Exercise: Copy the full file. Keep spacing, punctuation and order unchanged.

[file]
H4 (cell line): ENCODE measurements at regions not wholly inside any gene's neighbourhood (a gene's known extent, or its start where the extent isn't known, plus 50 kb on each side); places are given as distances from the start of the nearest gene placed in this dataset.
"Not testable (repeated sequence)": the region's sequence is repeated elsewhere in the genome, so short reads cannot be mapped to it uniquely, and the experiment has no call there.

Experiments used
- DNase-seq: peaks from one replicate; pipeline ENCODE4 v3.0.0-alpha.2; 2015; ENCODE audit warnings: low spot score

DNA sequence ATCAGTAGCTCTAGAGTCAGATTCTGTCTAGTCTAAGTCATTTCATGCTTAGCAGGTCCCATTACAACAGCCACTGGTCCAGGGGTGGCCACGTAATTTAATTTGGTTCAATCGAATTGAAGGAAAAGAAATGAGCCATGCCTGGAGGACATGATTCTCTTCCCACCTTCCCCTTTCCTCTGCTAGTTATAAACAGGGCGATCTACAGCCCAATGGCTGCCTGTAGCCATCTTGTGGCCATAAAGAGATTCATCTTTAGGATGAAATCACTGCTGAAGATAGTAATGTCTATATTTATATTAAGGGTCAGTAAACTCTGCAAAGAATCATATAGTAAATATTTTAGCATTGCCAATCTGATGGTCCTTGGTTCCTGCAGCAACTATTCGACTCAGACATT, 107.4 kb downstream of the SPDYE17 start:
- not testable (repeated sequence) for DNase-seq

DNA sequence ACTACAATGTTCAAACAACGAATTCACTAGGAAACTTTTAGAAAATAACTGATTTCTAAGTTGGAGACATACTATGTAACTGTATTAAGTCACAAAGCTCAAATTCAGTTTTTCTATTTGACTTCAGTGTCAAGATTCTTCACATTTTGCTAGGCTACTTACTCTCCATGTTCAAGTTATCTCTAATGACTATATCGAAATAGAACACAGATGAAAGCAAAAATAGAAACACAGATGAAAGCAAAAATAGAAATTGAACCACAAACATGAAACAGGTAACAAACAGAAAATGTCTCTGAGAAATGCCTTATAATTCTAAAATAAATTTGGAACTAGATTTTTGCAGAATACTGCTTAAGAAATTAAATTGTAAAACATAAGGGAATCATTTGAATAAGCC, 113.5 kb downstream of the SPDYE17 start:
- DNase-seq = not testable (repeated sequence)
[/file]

H4 (cell line): ENCODE measurements at regions not wholly inside any gene's neighbourhood (a gene's known extent, or its start where the extent isn't known, plus 50 kb on each side); places are given as distances from the start of the nearest gene placed in this dataset.
"Not testable (repeated sequence)": the region's sequence is repeated elsewhere in the genome, so short reads cannot be mapped to it uniquely, and the experiment has no call there.

Experiments used
- DNase-seq: peaks from one replicate; pipeline ENCODE4 v3.0.0-alpha.2; 2015; ENCODE audit warnings: low spot score

DNA sequence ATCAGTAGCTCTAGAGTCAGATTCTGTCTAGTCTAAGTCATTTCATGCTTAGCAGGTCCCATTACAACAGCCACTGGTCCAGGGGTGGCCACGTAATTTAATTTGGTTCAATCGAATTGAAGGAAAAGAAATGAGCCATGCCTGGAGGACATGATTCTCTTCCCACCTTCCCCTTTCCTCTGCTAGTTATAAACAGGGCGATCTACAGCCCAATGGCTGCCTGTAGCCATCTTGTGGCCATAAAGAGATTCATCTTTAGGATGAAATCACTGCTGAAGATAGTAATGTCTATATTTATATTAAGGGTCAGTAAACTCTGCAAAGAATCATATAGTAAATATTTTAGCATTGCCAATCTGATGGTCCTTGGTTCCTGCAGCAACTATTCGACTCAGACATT, 107.4 kb downstream of the SPDYE17 start:
- not testable (repeated sequence) for DNase-seq

DNA sequence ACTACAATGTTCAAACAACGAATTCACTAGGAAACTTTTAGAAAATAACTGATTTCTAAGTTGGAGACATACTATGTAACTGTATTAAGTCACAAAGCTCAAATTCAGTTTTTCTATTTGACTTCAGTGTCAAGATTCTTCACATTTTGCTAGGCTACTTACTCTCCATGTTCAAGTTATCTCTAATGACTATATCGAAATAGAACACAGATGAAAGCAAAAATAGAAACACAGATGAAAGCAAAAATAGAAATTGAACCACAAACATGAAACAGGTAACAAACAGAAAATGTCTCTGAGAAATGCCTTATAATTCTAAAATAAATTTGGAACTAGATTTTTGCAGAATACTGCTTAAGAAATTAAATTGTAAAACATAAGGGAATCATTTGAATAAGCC, 113.5 kb downstream of the SPDYE17 start:
- DNase-seq = not testable (repeated sequence)